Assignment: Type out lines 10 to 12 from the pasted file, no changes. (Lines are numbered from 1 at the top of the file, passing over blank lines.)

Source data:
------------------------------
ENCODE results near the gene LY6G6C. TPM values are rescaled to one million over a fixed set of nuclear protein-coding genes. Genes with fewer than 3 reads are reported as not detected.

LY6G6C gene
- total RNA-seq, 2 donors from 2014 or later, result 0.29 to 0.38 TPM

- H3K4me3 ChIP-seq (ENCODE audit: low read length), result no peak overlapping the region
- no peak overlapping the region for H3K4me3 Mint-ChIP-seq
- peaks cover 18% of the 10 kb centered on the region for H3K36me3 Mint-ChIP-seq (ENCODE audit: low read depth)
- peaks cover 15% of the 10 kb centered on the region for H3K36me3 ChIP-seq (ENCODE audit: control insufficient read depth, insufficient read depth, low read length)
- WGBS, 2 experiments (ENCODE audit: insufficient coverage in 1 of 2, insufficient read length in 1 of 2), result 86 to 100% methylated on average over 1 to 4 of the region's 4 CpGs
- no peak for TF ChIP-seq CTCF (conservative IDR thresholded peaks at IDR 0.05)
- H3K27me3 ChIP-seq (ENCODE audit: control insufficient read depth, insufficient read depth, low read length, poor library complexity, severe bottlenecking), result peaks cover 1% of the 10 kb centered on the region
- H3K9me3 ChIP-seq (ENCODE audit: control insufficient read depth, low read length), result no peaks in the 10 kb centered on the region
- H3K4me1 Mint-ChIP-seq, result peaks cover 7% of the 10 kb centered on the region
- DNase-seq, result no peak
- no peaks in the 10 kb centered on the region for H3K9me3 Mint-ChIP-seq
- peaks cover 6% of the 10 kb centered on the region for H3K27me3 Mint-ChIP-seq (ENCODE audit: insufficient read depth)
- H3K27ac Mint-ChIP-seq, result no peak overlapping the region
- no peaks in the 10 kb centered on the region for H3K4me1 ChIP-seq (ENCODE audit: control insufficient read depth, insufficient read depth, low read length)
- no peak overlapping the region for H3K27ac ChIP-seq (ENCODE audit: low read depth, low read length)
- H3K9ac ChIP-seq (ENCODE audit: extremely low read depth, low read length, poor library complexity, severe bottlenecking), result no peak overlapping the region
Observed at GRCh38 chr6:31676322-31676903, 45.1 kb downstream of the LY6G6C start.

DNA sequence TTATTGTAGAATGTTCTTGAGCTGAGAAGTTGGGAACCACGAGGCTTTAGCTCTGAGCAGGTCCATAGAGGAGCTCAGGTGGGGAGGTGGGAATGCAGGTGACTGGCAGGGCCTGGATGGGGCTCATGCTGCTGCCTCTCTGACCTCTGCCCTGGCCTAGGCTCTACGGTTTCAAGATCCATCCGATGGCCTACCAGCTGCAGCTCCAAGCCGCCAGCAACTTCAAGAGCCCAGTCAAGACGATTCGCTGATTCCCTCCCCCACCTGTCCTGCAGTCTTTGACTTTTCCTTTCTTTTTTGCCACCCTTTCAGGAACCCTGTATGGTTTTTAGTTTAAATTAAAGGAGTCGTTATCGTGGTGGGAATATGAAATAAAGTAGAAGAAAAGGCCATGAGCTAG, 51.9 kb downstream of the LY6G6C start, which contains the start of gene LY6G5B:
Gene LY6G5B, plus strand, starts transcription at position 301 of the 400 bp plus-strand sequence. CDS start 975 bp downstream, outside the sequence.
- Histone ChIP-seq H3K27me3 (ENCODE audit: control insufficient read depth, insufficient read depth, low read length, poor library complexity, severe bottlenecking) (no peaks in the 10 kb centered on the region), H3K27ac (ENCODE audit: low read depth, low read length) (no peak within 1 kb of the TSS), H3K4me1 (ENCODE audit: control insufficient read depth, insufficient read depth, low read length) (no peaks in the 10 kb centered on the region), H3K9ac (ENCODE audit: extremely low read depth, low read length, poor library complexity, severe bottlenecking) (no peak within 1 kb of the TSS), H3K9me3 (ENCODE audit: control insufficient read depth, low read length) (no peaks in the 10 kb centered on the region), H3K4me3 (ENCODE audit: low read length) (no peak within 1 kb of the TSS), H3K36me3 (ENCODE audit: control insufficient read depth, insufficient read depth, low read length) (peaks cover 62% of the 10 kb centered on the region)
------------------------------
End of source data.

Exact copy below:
- H3K27me3 ChIP-seq (ENCODE audit: control insufficient read depth, insufficient read depth, low read length, poor library complexity, severe bottlenecking), result peaks cover 1% of the 10 kb centered on the region
- H3K9me3 ChIP-seq (ENCODE audit: control insufficient read depth, low read length), result no peaks in the 10 kb centered on the region
- H3K4me1 Mint-ChIP-seq, result peaks cover 7% of the 10 kb centered on the region